He glanced at the time on his phone. It was almost six. Time to go to his night job, which gave him a little human interaction and some cash to play with, outside his normal expenses.

The Everyday Grind was just a few doors down. He pushed open the door and waved at Alexis and Toby behind the counter.

“Cutting it a bit close, aren’t you?” Toby said, glancing at his watch.

“Sorry… got caught up in a character.” Everyone here knew he was a writer. Half the time when he wasn’t working at home, he was here instead, laptop at hand. He eased past Daniele, who was making a latte, and went into the back to stash his pack and grab his apron. He rinsed his face in the sink, willing his mind back to the present, out of his story. His characters were always with him, especially Jesse, but he had to tune them out to do his job.

He looked at himself in the mirror, surprised. He looked happy. Laid off, working a part-time job, and writing like a madman, but happy.

* * *

They were a quarter hour from closing when the door swung open.

“Hey, Ben!” Marcos Ramirez grinned.

“Hey Marcos… The usual?” The handsome Mexican-American had a huge crush on him, and Ben obliged him. He always tipped well, after all. “You look good tonight. Hot date?”

Marcos laughed. “Only if you’re free.”

“Sorry, guapo—I have a writing date tonight.”

“Suit yourself.”

“Let’s see, extra-hot, two-pump sugar-free skinny vanilla latte, right?”

Marcos grinned. “You forgot decaf.”

“Damn.” It was a game they always played. “So what’s up tonight?”

“Funny you should ask. I’m looking for a girl.”

Ben snickered. “Hell has officially frozen over. $4.20 please.”

“Not like that.” Marcos handed over a five. “I took a cooking course last weekend—”

“You really are turning over a new leaf, aren’t you?” Ben handed over the change.

Marcos ignored him. “I took a cooking class, and there was this homeless teen there. I’ve seen her here before and thought you might know where she hangs out?”

Ben wasn’t sure how to take that. “Um, I’m not homeless.”

“I know. But you see folks here all the time. She’s about five eight, spiky blonde hair, little bit of an attitude…”



“Let’s see.” Ben rubbed his neck. “Yeah, there’s a girl like that who comes in here Fridays for a coffee. I think she said she goes to the LGBT Center for the youth group there.”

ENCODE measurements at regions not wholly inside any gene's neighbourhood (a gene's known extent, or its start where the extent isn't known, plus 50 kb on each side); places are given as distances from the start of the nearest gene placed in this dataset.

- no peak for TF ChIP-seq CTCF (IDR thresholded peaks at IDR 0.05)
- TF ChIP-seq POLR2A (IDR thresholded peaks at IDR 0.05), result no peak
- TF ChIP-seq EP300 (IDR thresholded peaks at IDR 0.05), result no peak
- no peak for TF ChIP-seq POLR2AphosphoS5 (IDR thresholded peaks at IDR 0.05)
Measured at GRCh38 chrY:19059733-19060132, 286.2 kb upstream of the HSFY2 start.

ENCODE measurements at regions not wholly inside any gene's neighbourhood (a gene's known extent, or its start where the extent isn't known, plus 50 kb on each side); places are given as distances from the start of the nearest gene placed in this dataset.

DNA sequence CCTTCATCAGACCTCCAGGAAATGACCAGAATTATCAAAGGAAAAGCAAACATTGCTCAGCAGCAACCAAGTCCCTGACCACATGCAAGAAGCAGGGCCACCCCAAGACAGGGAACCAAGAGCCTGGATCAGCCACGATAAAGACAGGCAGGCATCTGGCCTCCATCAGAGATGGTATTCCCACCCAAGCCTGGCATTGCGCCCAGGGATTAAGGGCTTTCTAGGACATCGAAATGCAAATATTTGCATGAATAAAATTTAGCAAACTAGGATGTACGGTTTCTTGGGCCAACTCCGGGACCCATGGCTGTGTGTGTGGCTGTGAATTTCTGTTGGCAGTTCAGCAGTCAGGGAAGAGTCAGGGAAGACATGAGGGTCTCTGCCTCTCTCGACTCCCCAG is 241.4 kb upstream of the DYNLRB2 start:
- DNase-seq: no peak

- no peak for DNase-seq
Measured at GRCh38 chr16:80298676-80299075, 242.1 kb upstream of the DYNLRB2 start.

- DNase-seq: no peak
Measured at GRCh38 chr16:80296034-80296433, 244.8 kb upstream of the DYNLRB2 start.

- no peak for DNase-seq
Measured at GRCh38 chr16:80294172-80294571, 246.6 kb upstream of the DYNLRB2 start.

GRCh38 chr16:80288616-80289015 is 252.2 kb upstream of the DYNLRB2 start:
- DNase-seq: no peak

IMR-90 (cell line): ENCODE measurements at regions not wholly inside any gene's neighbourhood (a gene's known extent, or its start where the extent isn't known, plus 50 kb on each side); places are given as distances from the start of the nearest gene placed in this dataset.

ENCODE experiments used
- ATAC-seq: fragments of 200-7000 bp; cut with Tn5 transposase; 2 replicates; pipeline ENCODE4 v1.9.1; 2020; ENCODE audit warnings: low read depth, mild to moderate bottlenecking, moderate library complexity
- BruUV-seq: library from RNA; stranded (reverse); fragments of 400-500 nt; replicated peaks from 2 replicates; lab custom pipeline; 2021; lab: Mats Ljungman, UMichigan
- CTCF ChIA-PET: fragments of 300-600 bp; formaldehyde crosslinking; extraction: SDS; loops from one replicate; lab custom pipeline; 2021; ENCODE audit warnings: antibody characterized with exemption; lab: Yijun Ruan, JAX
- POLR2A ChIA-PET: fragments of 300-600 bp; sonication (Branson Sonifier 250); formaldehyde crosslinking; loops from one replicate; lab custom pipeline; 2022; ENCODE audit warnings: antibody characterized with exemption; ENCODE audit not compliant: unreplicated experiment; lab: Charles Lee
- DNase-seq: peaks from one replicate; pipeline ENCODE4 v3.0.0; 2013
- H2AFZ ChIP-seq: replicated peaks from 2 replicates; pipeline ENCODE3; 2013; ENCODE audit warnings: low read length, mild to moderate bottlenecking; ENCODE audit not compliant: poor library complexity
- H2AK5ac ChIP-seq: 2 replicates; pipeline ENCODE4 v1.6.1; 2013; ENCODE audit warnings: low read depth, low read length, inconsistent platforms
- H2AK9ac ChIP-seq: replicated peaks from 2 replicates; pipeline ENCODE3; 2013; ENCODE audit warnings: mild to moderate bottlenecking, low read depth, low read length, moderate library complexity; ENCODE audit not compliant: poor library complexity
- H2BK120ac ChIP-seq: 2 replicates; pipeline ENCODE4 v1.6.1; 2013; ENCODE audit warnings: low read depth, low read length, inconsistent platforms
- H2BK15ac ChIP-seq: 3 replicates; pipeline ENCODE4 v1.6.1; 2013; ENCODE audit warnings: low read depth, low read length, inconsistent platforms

“Ah, perfect. Brad might know her.… He runs the Center.”

“Glad to help. Hey, what kind of cooking class?” It might be a good distraction.

“Italian. At this restaurant in East Sac called Ragazzi. Sundays at two.”

Ben loved Italian.

“Marcos? Your drink’s ready,” Toby called.

“Thanks, Ben,” Marcos said, waving as he walked out the door.

Ben was oblivious, daydreaming about ravioli.

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Author Bio:

Scott lives with his husband Mark in a little yellow bungalow with two pink flamingoes in Sacramento. He inhabits the space between the here and now and the what could be. Indoctrinated into fantasy and sci fi by his mother at the tender age of nine, he devoured her library. But as he grew up, he wondered where the people like him were.

He decided it was time to create the kinds of stories he couldn’t find at Waldenbooks. If there weren’t queer characters in his favorite genres, he would remake them to his own ends.

His friends say Scott’s brain works a little differently – he sees relationships between things that others miss, and gets more done in a day than most folks manage in a week. He seeks to transform traditional sci fi, fantasy, and contemporary worlds into something unexpected.

A Rainbow Award winning author, he runs Queer Sci Fi, QueeRomance Ink, and Other Worlds Ink with Mark, sites that bring queer people together to promote and celebrate fiction reflecting their own reality. Scott is a full member of the Science Fiction and Fantasy Writers of America (SFWA).